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Borough President Diaz gave his third State of the Borough address to a packed auditorium at Truman High School, highlighting a “master plan” that takes into account the needs of individual communities in ongoing redevelopment and job creation plans.
The speech, presented on Thursday, February 23, touched on his administration’s involvement growing “green” economy, the redevelopment of the Kingsbridge Armory, a fight to pass a “living wage” bill in the City Council that would affect developers who receive city subsidies, and $6 million in capital funding for hundreds of units of housing.
In attendance were state Comptroller Thomas DiNapoli, Council Speaker Christine Quinn, city Comptroller John Liu, Manhattan Borough President Scott Stringer, Staten Island Borough President James Molinaro, Brooklyn Borough President Marty Markowitz, Assemblyman and Bronx Democratic chairman Carl Heastie, District Attorney Robert Johnson, and many of the borough’s elected and appointed officials.
Building on a theme he mentioned in previous speeches of “One Bronx,” Diaz’s third message could be categorized partly as speaking about balancing the needs of communities with that of the larger borough, and of creating synergy between businesses, individuals and community organizations.
“We have executed a holistic vision for the current and future development of our borough, one focused on intelligent investments that make sense not only for individual neighborhoods, but for the entire borough,” Diaz said. “Through comprehensive planning and community collaboration, we are reshaping the Bronx and advancing a strong agenda for the future.”
Regarding the controversial fight over the proposed redevelopment of the Kingsbridge Armory and the decision in January for Mayor Bloomberg and Diaz to put aside their differences and issue a new Request for Proposals for the huge structure, Diaz said he is confident that a tenant would be found for the cavernous, empty space.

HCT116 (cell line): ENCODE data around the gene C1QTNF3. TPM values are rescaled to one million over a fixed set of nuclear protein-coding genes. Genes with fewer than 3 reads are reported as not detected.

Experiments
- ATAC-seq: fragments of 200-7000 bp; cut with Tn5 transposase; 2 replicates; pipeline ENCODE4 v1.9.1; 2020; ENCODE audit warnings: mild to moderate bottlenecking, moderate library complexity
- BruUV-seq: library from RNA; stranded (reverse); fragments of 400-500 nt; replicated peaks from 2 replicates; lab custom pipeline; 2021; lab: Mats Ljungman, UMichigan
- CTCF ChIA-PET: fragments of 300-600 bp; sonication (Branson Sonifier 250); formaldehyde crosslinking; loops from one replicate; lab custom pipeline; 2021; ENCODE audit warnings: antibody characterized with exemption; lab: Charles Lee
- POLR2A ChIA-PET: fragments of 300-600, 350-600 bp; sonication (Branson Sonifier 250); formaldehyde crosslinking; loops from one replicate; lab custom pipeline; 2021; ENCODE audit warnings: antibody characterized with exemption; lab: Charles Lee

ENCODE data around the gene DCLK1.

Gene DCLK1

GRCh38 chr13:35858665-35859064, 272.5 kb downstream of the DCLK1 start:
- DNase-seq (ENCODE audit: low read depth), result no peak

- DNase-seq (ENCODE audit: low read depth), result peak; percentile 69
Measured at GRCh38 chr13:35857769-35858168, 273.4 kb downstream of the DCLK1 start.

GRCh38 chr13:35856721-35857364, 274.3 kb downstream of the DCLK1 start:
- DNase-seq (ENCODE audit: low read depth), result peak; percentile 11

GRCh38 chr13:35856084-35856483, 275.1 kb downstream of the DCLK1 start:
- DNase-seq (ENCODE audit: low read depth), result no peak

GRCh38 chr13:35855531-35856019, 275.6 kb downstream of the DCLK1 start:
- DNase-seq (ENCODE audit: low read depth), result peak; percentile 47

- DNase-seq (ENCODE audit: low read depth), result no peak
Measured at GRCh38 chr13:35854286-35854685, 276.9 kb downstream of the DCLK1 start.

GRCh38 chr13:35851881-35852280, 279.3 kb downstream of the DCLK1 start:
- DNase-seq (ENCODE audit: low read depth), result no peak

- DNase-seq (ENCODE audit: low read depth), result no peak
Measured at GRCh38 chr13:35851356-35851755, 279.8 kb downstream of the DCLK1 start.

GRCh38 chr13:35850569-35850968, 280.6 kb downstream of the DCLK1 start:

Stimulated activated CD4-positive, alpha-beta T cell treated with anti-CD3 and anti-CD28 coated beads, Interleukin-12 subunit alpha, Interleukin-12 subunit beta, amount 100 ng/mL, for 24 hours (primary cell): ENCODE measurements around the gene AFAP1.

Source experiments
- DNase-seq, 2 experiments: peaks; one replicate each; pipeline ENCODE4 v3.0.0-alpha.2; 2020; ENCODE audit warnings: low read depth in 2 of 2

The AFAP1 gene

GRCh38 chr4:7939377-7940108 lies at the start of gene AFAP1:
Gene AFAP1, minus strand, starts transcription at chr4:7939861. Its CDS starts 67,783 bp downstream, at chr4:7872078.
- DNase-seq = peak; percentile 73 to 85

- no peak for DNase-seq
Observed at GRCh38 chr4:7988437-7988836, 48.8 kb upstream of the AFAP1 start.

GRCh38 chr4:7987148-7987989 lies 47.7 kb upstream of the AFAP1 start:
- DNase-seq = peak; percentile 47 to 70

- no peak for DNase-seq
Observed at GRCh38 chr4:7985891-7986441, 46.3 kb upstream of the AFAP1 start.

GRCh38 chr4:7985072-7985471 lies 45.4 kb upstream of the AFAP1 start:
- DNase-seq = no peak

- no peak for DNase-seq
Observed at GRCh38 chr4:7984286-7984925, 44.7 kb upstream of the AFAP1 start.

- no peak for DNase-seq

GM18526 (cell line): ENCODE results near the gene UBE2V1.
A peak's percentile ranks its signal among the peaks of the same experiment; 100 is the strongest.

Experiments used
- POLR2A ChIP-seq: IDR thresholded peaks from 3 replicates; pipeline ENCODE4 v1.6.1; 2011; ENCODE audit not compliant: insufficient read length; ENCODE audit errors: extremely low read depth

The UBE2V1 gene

“The future development of the Kingsbridge Armory will serve as a foundation for the revitalization of the northwest Bronx, in ways a retail mall never could,” Diaz said. “I am confident that, working together with this administration, we can and will bring a new tenant, and living wage jobs, to this valuable and uniquely Bronx asset.”
An original RFP was sunk over a disagreement between Bloomberg and Diaz over “living wage jobs” at the facility, but in his speech Diaz took time to tout a deal struck on the “Fair Wages for New Yorkers Act,” which was introduced into the City Council at the behest of Borough President Diaz in 2010, according to reports.
Two of the brightest spots in the economic climate of the borough were discussed at length, include Smith Electric’s decision to open a new electric truck plant in Port Morris and Fresh Direct’s move into the Bronx, with Diaz envisioning that someday Fresh Direct would own a fleet of zero emission vehicles based out of is Mott Haven facility that were built in the Bronx by Smith Electric, Diaz stated.
The borough president addressed a critical need when he spoke of lowering the borough’s unemployment rate and creating jobs for Bronxites, said Councilman Jimmy Vacca, who was in attendance.
“I think the borough president hit it on the head by recognizing the need for more jobs for the people of the Bronx,” Vacca said. “Through his leadership and BOEDC’s hard work, we were able to bring Smith Electric to the borough. This project is important because it allows us to address both environmental and quality-of-life issues through the production of electric trucks that will decrease pollution and traffic noise. Also, it will bring hundreds of quality jobs to the Bronx.”
Diaz also spoke of the expansion of the retail mall at Bay Plaza which he said would be the first construction of its kind in the city in 40 years, the historic rezoning of West Farms for new housing and retail space planned by Signature Urban Properties, and $33 million in direct investments to local businesses through the Bronx Overall Economic Development Corporation’s lending arm in three years since taking office.
The reconstruction of the what had been a Stella D’Ora cookie factory on Broadway into a retail hub, and the need to never tolerate police misconduct and to better train the police to work in communities, were also spoken of by Diaz.
The speech seemed to position BDiaz in a “quarterback” role, with Diaz taking credit for many of his accomplishments, but also giving credit where it is due to those who helped him, said Assemblyman Marcos Crespo, an attendee.
©2012 Community Newspaper Group
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